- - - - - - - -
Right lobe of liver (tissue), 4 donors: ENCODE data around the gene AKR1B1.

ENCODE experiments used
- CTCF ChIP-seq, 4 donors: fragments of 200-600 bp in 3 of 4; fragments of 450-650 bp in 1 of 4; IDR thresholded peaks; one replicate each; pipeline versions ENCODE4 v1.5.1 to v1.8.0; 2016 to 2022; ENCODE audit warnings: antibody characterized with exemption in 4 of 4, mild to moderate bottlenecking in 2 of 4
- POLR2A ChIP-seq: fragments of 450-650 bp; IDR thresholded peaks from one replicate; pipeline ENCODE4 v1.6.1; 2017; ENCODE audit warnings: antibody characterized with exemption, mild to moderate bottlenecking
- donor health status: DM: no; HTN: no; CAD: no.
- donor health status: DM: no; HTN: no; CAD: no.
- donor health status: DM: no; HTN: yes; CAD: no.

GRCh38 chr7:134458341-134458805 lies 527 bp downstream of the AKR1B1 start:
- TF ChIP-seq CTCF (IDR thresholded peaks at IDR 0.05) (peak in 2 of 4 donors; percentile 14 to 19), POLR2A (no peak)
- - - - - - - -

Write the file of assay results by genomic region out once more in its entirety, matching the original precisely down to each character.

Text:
Right lobe of liver (tissue), 4 donors: ENCODE data around the gene AKR1B1.

ENCODE experiments used
- CTCF ChIP-seq, 4 donors: fragments of 200-600 bp in 3 of 4; fragments of 450-650 bp in 1 of 4; IDR thresholded peaks; one replicate each; pipeline versions ENCODE4 v1.5.1 to v1.8.0; 2016 to 2022; ENCODE audit warnings: antibody characterized with exemption in 4 of 4, mild to moderate bottlenecking in 2 of 4
- POLR2A ChIP-seq: fragments of 450-650 bp; IDR thresholded peaks from one replicate; pipeline ENCODE4 v1.6.1; 2017; ENCODE audit warnings: antibody characterized with exemption, mild to moderate bottlenecking
- donor health status: DM: no; HTN: no; CAD: no.
- donor health status: DM: no; HTN: no; CAD: no.
- donor health status: DM: no; HTN: yes; CAD: no.

GRCh38 chr7:134458341-134458805 lies 527 bp downstream of the AKR1B1 start:
- TF ChIP-seq CTCF (IDR thresholded peaks at IDR 0.05) (peak in 2 of 4 donors; percentile 14 to 19), POLR2A (no peak)